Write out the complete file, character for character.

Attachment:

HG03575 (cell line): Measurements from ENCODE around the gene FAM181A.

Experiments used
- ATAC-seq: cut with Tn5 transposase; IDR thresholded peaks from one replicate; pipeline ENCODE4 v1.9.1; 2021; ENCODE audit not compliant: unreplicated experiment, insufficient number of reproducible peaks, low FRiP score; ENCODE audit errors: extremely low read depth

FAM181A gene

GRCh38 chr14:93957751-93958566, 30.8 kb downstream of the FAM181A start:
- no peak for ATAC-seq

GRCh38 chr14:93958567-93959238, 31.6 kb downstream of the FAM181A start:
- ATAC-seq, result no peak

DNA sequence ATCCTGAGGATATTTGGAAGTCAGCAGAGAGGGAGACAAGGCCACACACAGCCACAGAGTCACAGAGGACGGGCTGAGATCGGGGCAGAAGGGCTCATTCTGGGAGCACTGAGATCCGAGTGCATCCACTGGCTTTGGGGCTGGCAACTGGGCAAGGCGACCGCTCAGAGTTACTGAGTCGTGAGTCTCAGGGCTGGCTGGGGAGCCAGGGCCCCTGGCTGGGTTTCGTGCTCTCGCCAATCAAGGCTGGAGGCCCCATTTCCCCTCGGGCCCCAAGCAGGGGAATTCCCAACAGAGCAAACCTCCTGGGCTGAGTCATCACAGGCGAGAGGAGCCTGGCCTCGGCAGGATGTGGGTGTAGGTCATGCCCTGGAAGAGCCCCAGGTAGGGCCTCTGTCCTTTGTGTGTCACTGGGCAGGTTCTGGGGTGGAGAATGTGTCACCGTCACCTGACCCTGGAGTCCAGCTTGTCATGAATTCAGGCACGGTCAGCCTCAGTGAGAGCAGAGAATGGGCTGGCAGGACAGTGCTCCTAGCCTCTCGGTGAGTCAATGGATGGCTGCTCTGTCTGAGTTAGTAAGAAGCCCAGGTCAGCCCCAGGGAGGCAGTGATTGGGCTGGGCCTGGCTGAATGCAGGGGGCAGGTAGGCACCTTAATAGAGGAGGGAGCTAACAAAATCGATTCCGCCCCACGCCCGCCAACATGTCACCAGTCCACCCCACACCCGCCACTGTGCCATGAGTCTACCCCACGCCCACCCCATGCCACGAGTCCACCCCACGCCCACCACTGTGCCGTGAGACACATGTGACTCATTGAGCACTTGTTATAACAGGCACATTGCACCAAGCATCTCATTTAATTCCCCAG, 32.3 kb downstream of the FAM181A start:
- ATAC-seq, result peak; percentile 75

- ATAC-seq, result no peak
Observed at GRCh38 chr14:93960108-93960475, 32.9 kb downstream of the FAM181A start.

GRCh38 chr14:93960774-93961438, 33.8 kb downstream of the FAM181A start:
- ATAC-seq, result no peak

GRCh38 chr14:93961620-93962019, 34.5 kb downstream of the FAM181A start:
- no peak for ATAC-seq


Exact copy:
HG03575 (cell line): Measurements from ENCODE around the gene FAM181A.

Experiments used
- ATAC-seq: cut with Tn5 transposase; IDR thresholded peaks from one replicate; pipeline ENCODE4 v1.9.1; 2021; ENCODE audit not compliant: unreplicated experiment, insufficient number of reproducible peaks, low FRiP score; ENCODE audit errors: extremely low read depth

FAM181A gene

GRCh38 chr14:93957751-93958566, 30.8 kb downstream of the FAM181A start:
- no peak for ATAC-seq

GRCh38 chr14:93958567-93959238, 31.6 kb downstream of the FAM181A start:
- ATAC-seq, result no peak

DNA sequence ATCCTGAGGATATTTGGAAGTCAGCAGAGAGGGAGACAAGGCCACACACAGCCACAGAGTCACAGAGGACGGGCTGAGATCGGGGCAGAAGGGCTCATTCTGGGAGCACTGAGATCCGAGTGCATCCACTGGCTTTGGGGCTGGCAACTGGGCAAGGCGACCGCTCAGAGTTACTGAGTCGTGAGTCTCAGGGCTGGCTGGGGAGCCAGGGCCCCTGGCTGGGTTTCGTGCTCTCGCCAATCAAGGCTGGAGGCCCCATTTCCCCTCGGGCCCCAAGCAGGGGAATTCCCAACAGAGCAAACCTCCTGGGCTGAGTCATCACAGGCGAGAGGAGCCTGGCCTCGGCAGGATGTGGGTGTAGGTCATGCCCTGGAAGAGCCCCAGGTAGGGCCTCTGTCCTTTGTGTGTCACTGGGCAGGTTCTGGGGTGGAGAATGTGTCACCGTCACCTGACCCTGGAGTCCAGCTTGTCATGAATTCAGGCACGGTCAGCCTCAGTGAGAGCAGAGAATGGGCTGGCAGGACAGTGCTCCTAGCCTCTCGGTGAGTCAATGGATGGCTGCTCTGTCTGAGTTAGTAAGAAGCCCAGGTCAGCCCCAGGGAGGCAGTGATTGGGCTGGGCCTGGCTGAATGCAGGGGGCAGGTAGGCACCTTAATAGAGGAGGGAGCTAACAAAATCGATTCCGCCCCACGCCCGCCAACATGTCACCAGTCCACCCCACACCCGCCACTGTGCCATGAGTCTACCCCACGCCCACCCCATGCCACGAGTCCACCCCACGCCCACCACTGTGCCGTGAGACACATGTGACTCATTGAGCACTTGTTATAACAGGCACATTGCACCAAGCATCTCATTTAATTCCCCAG, 32.3 kb downstream of the FAM181A start:
- ATAC-seq, result peak; percentile 75

- ATAC-seq, result no peak
Observed at GRCh38 chr14:93960108-93960475, 32.9 kb downstream of the FAM181A start.

GRCh38 chr14:93960774-93961438, 33.8 kb downstream of the FAM181A start:
- ATAC-seq, result no peak

GRCh38 chr14:93961620-93962019, 34.5 kb downstream of the FAM181A start:
- no peak for ATAC-seq